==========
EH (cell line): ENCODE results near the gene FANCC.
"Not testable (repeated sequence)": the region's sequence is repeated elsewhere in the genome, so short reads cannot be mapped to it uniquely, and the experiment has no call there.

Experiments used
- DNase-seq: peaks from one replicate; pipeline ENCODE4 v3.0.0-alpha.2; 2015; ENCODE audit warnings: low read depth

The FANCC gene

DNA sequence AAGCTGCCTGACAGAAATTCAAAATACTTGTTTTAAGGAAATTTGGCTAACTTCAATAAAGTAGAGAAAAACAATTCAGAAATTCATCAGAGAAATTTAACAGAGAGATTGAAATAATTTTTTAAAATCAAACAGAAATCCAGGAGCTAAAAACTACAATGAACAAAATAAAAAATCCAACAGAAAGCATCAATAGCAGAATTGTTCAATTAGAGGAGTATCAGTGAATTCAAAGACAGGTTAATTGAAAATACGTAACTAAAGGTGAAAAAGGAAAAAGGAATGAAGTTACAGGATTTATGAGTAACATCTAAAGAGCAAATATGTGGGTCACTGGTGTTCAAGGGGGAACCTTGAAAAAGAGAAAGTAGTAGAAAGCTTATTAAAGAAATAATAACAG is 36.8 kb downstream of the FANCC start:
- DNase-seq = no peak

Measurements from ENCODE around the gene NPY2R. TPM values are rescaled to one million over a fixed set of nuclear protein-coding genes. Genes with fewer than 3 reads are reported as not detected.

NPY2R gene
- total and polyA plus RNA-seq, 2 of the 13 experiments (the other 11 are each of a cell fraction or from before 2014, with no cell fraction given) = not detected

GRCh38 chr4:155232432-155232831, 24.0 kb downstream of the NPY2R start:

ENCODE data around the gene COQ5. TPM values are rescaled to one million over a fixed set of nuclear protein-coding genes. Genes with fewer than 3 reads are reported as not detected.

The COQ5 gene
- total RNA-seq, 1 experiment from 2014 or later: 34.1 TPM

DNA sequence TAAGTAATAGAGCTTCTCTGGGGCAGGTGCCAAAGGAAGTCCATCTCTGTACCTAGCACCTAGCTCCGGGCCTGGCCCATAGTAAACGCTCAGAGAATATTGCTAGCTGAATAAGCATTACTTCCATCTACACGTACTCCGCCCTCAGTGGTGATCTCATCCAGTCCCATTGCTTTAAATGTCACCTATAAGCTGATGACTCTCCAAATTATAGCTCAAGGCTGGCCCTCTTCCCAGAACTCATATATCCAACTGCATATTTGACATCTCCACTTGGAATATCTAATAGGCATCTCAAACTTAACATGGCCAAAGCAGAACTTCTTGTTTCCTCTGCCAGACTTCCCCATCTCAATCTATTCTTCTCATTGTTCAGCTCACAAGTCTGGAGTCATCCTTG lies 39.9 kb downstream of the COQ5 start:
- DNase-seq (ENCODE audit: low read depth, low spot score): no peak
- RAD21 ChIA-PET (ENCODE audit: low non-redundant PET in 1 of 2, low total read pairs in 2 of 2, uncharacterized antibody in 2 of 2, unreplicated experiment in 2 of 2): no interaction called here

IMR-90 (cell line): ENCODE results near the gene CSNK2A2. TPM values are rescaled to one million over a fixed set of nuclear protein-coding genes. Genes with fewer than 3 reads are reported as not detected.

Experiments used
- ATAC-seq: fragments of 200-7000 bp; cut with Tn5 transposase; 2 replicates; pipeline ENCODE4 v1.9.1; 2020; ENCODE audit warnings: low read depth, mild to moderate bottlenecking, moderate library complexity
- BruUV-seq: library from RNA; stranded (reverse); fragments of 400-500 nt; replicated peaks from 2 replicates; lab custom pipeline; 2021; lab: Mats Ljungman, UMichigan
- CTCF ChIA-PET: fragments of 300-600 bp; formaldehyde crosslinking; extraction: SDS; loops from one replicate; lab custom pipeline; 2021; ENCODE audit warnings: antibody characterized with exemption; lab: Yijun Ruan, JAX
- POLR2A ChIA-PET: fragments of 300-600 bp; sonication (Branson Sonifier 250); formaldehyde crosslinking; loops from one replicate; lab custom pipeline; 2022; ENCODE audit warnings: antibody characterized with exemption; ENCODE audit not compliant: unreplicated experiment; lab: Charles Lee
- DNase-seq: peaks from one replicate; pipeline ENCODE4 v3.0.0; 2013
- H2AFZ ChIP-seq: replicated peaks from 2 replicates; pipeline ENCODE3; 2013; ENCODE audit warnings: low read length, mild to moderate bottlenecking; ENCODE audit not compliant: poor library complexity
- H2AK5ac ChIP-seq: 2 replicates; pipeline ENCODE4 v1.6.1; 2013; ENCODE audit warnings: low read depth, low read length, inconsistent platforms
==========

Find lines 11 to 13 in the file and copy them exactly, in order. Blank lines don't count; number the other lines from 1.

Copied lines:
GRCh38 chr4:155232432-155232831, 24.0 kb downstream of the NPY2R start:

ENCODE data around the gene COQ5. TPM values are rescaled to one million over a fixed set of nuclear protein-coding genes. Genes with fewer than 3 reads are reported as not detected.

The COQ5 gene